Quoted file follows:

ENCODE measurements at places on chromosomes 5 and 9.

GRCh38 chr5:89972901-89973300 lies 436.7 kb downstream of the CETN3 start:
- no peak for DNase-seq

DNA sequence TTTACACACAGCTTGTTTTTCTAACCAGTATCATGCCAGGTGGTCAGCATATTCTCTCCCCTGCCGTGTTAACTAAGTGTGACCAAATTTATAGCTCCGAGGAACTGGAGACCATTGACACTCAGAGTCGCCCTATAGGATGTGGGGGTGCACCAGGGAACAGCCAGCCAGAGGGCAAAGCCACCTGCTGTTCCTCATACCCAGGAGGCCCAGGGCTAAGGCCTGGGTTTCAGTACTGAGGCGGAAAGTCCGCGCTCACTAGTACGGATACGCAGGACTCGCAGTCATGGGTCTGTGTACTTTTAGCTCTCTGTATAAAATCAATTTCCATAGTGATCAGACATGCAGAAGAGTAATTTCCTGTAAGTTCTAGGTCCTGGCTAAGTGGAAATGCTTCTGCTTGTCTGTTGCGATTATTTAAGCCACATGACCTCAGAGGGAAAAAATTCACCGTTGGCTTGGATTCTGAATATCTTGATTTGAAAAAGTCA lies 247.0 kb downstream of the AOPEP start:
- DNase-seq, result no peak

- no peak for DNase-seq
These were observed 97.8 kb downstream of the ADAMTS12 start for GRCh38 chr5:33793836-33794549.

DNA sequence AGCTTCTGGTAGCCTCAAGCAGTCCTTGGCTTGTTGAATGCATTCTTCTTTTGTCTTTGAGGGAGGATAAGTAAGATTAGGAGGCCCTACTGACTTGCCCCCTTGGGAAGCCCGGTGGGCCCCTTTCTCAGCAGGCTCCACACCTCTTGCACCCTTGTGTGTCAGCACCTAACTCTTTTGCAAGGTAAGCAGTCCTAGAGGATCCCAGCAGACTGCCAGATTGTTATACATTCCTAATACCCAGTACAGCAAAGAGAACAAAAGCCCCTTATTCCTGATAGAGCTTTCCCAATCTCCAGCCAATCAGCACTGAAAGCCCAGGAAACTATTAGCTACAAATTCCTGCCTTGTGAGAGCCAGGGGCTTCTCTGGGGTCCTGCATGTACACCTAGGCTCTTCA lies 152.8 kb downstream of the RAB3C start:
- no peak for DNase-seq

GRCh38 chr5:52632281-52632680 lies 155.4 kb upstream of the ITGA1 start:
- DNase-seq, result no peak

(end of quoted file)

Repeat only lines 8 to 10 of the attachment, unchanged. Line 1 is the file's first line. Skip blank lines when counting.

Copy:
DNA sequence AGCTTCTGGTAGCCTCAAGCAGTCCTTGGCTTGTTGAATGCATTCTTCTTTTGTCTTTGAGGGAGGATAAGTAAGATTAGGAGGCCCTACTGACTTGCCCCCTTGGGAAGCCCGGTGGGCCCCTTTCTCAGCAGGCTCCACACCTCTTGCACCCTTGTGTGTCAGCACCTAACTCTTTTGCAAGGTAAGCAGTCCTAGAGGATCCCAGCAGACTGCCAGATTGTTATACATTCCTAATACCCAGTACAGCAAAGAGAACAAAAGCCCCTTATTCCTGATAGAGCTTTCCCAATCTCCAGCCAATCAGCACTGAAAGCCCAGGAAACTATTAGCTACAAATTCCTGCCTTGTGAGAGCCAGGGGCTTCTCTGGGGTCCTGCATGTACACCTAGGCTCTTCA lies 152.8 kb downstream of the RAB3C start:
- no peak for DNase-seq

GRCh38 chr5:52632281-52632680 lies 155.4 kb upstream of the ITGA1 start: